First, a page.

So I thought I would check the waterfall measurements in my room when playing right speaker with right sub (mic 9.5 ft away, 0 degree toe angle from speaker). Here is how it looks. It seems no obvious big problem for bass?

View attachment 120285

I than see Amir's waterfall that only uses 4 msec of decay time. For example:

View attachment 120286



I wonder how do I get similar look with REW for 4 ms? REW seems to default to 300ms and if I use 4 ms, I got no useful information. For example:


View attachment 120287

Any tips?

Thanks!

As others have mentioned, from that distance in room, you're not going to get results that match Amir's.

That said, and though I don't really like waterfall plots, you can actually get somewhat similar results with REW to Amir if you take quasi-anechoic measurements. Keep in mind it's not just the time range you need to adjust though; you need to adjust the rise time to be smaller too. I use 0.2ms.

For example, here's Amir's of the JBL HDI-1600:

1616697022792.png


Here's mine of the same speaker. Showing the settings in case anyone wants to try it out when making their own quasi anechoic measurements.

Snag_922096a.png


Not as accurate especially as this was a test measurement, but you see the same issue around the crossover, at least.

The "Window(ms)" setting will obviously depend on whatever window is effective for your own quasi-anechoic data. But to get the 'look' of Amir or stereophile's CSD plots, something roughly akin to these settings should work.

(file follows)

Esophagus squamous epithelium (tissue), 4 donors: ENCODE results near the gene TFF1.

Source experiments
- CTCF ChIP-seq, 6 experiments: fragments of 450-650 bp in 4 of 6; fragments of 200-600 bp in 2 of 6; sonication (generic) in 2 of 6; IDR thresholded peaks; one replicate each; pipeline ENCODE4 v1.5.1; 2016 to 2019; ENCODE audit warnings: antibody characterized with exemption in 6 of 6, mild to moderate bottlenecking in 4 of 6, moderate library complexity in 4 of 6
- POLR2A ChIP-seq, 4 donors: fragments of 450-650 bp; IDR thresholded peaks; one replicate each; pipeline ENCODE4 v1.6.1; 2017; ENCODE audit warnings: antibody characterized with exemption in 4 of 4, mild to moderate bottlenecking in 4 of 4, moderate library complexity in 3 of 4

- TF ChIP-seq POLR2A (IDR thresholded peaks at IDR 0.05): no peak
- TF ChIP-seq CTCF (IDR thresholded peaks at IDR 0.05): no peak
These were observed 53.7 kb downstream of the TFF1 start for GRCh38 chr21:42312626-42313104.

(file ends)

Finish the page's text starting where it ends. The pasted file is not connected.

Edit: also note you'll have to fiddle around with the left scroll bar to find the right SPL cut-off.
 
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Pdxwayne

Pdxwayne

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As others have mentioned, from that distance in room, you're not going to get results that match Amir's.

That said, and though I don't really like waterfall plots, you can actually get somewhat similar results with REW to Amir if you take quasi-anechoic measurements. Keep in mind it's not just the time range you need to adjust though; you need to adjust the rise time to be smaller too. I use 0.2ms.

For example, here's Amir's of the JBL HDI-1600:

View attachment 120300

Here's mine of the same speaker. Showing the settings in case anyone wants to try it out when making their own quasi anechoic measurements.

View attachment 120302

Not as accurate especially as this was a test measurement, but you see the same issue around the crossover, at least.

The "Window(ms)" setting will obviously depend on whatever window is effective for your own quasi-anechoic data. But to get the 'look' of Amir or stereophile's CSD plots, something roughly akin to these settings should work.
Thanks for the advise about rise time!
 

tuga

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As others have mentioned, from that distance in room, you're not going to get results that match Amir's.

That said, and though I don't really like waterfall plots, you can actually get somewhat similar results with REW to Amir if you take quasi-anechoic measurements. Keep in mind it's not just the time range you need to adjust though; you need to adjust the rise time to be smaller too. I use 0.2ms.

For example, here's Amir's of the JBL HDI-1600:

View attachment 120300

Here's mine of the same speaker. Showing the settings in case anyone wants to try it out when making their own quasi anechoic measurements.

View attachment 120302

Not as accurate especially as this was a test measurement, but you see the same issue around the crossover, at least.

The "Window(ms)" setting will obviously depend on whatever window is effective for your own quasi-anechoic data. But to get the 'look' of Amir or stereophile's CSD plots, something roughly akin to these settings should work.

That tweeter resonance is way too close for comfort... Thanks for showing us the settings.